THE BANKRUPTCY ABUSE PREVENTION
CONSUMER PROTECTION ACT (BAPCPA) OF 2005
The Bankruptcy Abuse Prevention And Consumer Protection Act of 2005 established stricter criteria for filing Chapter 7 bankruptcy, but a debt can still typically be discharged in Chapter 7 if it is unsecured, which means there is no property securing the debt. Unsecured debts include, but are not limited to, credit card debt, medical bills and most personal loans. In contrast, a Chapter 13 bankruptcy case involves a three to five year repayment plan for your debts. To qualify for a Chapter 13 bankruptcy, you must have a regular source of income, have enough disposable income, and your debts may not exceed a certain amount. There is no income requirement to qualify for a Chapter 7 bankruptcy.
The new bankruptcy law created an income-based test for measuring a debtor’s ability to repay debts. Under the means test, debtors with insufficient income in proportion to their debts can still file a Chapter 7 bankruptcy, which erases your unsecured debts entirely under most circumstances. The means test compares the debtors excess monthly income to the amount of unsecured debt to determine how much a debtor could repay to creditors in a Chapter 13 bankruptcy. Because this calculation is hypothetical and does not necessarily reflect the debtors true financial condition, a debtor who appears to be able to repay the minimum portion of his debts but who, in reality, cannot, may be permitted to file under Chapter 7 bankruptcy. Unfortunately, the means test is more complicated than we can explain here.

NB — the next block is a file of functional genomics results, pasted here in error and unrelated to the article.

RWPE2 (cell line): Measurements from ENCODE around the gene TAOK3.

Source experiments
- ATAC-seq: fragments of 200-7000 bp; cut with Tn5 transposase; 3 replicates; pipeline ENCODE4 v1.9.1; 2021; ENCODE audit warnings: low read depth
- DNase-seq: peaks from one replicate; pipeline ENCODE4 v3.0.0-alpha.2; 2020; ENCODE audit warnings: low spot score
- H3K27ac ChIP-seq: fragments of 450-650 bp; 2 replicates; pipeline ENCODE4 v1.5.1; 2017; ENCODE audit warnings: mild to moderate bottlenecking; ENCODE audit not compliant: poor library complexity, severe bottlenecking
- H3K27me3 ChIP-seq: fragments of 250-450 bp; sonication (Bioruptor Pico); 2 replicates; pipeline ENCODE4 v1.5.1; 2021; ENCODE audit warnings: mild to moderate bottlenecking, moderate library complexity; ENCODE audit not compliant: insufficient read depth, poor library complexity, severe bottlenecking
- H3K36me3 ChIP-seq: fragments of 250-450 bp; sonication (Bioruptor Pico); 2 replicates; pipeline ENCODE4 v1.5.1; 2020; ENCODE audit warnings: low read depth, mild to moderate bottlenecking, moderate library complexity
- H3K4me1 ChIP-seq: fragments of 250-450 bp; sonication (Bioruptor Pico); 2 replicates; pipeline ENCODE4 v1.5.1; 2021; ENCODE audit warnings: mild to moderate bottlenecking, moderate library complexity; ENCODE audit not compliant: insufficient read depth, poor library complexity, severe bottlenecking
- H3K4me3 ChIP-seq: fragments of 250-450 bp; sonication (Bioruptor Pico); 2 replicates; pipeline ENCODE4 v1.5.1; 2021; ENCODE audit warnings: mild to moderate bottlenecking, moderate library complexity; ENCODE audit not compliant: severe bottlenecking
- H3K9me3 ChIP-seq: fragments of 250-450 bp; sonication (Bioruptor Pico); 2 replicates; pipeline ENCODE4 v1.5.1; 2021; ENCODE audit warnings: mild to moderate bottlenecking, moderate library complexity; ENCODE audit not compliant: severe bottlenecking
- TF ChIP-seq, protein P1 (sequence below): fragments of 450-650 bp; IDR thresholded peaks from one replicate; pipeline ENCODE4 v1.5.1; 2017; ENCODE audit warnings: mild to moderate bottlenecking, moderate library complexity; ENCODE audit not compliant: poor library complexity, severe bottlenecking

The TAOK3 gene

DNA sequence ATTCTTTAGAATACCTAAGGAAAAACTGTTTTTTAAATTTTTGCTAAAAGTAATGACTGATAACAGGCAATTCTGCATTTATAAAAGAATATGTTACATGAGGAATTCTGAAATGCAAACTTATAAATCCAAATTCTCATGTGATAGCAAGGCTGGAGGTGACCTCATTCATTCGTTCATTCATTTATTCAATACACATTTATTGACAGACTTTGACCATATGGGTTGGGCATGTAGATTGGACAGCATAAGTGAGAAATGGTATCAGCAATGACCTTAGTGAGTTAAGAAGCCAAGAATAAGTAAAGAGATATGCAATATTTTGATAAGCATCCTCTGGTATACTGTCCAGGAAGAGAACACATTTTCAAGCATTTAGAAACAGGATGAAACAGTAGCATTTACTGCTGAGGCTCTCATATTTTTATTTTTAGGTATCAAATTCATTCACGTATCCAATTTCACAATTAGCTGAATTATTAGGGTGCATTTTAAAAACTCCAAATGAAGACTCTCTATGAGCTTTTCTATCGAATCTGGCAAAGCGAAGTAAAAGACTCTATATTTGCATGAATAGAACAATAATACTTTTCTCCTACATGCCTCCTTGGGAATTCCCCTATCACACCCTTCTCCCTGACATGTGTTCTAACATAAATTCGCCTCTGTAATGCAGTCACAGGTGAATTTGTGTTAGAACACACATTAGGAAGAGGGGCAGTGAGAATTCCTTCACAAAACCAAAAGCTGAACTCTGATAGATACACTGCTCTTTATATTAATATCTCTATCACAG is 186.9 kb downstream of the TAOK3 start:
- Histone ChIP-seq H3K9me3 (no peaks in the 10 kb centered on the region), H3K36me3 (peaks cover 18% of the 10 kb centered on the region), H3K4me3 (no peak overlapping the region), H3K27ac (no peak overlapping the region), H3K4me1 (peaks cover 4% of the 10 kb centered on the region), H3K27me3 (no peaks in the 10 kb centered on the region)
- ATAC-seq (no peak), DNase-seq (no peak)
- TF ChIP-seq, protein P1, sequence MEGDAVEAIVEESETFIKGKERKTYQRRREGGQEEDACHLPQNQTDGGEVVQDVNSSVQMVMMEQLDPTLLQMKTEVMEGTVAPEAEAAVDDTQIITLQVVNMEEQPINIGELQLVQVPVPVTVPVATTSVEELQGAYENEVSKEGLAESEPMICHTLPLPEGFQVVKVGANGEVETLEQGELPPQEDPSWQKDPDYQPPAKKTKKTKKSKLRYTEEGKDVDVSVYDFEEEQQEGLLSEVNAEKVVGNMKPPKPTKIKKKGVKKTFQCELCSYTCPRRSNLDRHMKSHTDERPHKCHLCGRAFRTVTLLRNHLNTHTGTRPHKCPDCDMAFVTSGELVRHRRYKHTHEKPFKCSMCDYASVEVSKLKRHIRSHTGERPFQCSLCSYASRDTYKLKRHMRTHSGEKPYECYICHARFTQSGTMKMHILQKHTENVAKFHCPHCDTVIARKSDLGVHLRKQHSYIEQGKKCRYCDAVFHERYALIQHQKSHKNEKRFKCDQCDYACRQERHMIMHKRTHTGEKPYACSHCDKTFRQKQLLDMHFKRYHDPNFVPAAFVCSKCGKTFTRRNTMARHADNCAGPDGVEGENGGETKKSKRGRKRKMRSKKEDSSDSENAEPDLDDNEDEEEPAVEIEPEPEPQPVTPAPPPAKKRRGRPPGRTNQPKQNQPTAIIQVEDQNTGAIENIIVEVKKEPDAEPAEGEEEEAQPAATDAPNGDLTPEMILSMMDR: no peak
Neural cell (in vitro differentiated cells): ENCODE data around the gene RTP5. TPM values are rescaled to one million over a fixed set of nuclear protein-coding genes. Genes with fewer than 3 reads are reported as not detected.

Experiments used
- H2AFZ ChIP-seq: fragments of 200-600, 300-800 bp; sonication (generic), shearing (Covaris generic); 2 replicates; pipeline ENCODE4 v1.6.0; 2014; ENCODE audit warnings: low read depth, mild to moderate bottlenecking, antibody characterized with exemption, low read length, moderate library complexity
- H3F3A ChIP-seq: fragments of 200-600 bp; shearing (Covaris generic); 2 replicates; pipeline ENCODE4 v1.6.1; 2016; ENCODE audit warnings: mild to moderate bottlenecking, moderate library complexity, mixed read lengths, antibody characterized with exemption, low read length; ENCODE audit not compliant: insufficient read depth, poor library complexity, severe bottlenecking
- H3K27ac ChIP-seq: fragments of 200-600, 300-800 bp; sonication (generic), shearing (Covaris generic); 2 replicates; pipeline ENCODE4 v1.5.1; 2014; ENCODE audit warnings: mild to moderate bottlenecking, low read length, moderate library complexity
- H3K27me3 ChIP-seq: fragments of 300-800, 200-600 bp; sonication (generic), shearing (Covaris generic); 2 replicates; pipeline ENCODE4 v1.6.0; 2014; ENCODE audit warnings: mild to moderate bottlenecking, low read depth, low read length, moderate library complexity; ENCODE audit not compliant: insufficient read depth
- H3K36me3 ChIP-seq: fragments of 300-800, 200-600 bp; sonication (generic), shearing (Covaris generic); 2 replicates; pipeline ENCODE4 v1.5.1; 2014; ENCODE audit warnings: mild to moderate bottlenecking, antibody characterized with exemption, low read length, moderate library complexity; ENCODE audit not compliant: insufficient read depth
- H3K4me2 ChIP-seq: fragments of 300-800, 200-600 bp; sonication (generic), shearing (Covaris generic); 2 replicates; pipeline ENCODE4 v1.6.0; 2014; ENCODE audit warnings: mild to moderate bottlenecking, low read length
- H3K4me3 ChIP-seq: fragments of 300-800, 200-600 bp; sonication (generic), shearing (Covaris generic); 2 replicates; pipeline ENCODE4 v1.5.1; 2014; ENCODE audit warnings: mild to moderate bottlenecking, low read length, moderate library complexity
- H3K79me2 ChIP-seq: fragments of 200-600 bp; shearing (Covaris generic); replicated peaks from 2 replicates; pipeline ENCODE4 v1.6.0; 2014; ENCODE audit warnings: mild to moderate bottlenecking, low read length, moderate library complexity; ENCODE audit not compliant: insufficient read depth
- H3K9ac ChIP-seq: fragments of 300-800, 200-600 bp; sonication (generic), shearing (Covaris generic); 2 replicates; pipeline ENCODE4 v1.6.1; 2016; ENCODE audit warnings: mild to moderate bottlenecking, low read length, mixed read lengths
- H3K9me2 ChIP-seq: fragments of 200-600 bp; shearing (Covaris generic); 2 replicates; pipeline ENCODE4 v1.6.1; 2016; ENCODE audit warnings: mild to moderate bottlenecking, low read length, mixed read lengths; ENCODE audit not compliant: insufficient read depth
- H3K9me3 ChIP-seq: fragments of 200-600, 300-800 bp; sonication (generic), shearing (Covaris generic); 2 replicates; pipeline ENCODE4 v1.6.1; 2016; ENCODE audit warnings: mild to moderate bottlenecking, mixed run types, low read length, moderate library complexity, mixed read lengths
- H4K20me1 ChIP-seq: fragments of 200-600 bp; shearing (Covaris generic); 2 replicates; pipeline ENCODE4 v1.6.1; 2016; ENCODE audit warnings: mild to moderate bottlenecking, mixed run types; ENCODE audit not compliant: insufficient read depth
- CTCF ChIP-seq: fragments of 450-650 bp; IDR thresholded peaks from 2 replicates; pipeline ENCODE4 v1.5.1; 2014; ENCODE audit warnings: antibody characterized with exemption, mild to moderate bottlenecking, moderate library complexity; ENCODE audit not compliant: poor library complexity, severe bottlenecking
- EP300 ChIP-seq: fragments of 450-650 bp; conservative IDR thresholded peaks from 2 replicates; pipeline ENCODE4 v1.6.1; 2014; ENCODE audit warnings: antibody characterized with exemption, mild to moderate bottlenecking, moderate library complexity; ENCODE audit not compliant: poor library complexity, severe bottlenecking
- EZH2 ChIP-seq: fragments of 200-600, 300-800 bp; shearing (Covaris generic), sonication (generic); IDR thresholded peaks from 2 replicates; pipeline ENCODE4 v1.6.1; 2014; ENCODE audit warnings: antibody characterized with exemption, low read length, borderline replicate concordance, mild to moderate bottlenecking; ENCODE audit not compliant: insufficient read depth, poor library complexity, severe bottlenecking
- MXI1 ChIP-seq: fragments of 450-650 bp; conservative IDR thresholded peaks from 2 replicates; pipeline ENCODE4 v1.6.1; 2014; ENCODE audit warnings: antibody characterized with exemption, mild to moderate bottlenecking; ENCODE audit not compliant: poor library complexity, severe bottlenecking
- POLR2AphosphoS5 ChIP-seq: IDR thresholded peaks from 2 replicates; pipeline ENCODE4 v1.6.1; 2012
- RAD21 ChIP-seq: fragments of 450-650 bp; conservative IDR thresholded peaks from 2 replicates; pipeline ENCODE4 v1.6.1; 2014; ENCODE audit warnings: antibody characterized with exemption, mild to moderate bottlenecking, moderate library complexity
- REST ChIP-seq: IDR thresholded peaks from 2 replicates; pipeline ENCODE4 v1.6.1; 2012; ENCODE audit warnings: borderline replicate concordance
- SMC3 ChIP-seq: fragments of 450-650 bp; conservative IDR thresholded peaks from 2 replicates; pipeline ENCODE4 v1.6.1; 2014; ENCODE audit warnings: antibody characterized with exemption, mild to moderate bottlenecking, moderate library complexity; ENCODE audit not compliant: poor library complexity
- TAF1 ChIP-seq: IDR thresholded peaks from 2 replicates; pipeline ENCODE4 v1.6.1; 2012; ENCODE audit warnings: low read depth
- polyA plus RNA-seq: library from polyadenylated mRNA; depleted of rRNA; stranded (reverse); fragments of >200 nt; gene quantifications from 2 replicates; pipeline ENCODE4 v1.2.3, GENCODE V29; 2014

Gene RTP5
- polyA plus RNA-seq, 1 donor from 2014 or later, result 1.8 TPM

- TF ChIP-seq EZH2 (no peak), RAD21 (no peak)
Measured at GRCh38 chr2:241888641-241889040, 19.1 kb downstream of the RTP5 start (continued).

The new bankruptcy law requires every debtor filing for protection under Chapter 7 or 13 bankruptcy to take a credit counseling course before filing and a financial management course after filing. These courses may be taken in person, online, or by phone. The credit counseling course takes approximately 1-hour to complete and the financial management course takes at least 2-hours to complete.
When you’re filing bankruptcy, it is critical to understand your legal rights. The attorneys at Bankruptcy Services of Arkansas & Oklahoma personally meet with every client for the initial consultation to determine the appropriate course of action with FREE consultations and offer affordable payment plans.
Bankruptcy Services Of Arkansas & Oklahoma focuses on Consumer and Business Bankruptcy Law under Chapter 7 of the U.S. Bankruptcy Code. We serve Northwest Arkansas and Eastern Oklahoma. Our law offices are conveniently located in Fayetteville, Arkansas, and Stilwell, Oklahoma.
To schedule a free and confidential strategic planning session with a bankruptcy attorney, please call Bankruptcy Services Of Arkansas & Oklahoma.
Affordable payment plans are available.